Sara Ali Khan also featured on an episode of ‘Swipe Ride’
One must not be scared to put forth a statement in a safe space; basically the freedom to say what you want, but also the ability to listen to a counter-opinion and reflect on it. I don’t want safe spaces to turn into echo chambers though; there must always be healthy discussions.
Since Swipe Ride is trying to put women at the centre of dating, could you talk about how dating in India has changed in recent years, and its impact on women’s agency?
Women definitely have more agency today. A decade ago, we never had the opportunity to go and look at our options! Dating apps today discard the idea that women have to be approached. We have always been made to believe that women don’t make the first move. We have seen popular media emphasise this, and even if women did make the first move, they were shown in a bad light. However, with dating apps on the scene, I think women can make the first move, and in a way, claim their power back.
But at the same time, we need to accept that this is not the reality for many women in India. The real-life power relations do seep into these apps. You can empower women with tools to help them stay safe. In case someone is crossing the boundary, you can report the person. These tools are an attempt to level the playing field in some ways.
If you could meet your 20-year-old self using apps to navigate her dating life, what would your advice be?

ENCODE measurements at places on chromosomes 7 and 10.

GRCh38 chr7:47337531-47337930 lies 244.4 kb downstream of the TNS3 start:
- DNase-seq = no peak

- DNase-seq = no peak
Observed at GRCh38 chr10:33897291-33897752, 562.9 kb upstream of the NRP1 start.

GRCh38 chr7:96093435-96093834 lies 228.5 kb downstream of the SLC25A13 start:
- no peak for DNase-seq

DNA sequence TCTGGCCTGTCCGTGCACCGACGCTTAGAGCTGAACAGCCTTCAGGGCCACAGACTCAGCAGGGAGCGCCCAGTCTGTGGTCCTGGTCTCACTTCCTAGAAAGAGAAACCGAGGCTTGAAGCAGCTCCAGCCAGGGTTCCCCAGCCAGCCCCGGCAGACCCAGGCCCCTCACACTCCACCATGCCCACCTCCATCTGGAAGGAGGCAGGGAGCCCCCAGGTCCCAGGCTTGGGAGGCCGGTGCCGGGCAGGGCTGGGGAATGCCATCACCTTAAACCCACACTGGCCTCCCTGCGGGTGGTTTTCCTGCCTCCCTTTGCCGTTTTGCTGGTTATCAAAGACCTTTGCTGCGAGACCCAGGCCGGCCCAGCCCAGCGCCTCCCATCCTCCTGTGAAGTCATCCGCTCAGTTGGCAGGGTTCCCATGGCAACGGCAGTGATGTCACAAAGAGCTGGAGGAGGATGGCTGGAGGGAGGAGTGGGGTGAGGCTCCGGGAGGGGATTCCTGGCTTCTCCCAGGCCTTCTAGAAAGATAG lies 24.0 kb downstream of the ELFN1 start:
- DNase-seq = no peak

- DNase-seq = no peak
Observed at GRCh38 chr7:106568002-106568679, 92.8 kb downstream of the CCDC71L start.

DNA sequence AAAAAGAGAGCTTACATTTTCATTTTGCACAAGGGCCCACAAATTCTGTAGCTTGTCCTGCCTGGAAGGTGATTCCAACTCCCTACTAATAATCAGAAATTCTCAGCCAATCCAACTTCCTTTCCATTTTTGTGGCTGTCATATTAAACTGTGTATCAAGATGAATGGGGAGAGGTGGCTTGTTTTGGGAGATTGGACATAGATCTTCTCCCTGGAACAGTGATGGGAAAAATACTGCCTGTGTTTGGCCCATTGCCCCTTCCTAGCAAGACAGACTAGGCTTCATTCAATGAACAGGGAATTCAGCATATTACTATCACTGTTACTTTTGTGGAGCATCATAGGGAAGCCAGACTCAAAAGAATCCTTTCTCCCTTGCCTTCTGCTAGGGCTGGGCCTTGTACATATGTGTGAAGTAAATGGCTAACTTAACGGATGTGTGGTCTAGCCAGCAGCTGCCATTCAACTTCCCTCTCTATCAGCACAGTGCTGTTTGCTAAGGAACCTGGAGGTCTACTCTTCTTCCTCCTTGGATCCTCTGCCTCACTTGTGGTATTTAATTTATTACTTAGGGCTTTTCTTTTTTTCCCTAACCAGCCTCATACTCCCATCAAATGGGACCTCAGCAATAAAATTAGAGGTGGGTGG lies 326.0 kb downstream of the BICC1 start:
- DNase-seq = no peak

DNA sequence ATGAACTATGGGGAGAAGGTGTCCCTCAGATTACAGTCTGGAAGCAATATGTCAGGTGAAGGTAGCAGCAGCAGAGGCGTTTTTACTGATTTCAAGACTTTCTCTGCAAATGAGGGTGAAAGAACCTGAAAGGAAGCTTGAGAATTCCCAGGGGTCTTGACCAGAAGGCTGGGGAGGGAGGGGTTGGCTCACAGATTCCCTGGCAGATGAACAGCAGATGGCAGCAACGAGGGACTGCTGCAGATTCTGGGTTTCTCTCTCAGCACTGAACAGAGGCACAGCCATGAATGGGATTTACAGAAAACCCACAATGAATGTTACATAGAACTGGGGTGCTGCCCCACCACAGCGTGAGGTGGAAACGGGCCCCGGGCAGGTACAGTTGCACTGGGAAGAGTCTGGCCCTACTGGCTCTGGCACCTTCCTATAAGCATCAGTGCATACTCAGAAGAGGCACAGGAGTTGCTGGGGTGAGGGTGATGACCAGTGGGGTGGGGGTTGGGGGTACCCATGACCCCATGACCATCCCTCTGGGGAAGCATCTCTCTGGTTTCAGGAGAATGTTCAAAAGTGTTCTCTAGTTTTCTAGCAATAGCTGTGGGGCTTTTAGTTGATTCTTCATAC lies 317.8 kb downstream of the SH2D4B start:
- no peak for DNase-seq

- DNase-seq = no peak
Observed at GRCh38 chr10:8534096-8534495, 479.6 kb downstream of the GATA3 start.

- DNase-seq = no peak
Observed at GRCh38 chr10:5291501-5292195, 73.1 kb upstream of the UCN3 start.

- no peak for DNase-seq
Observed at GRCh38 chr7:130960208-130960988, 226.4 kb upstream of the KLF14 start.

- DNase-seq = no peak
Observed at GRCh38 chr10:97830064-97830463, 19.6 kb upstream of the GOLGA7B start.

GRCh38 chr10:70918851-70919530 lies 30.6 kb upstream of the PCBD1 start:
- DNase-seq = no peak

Oh, man! (laughs) I never got to be on a dating app. I actually have very little information about these; I think that’s why it’s exciting to be the host, because it is just me living vicariously through the people using apps and asking them all sorts of questions.
As someone with body image issues, I don’t know how I’d handle rejection on these apps. Not only do you have the agency to reject, you will also get rejected. I feel like once you do it enough times, you’ll develop a thick skin hopefully. My advice to her would probably be to just take it easy.
Do you have a best/worst dating story?
My best story is with my current partner! He asked me to go out with him on five dates when he was pursuing me, and take a call after those five dates on if we should be together romantically. My worst is when someone ghosted me after meeting me twice. When you don’t get closure, you end up overthinking… and that gets to you.
Any future projects that you are working on?
There are a bunch of things that I am working on that I cannot reveal. But I definitely want to do a second season of Swipe Ride. We have had some good conversations here and I see people talking about them online. With a second season, we will also get to diversify the show and have people from all walks of life feature on it.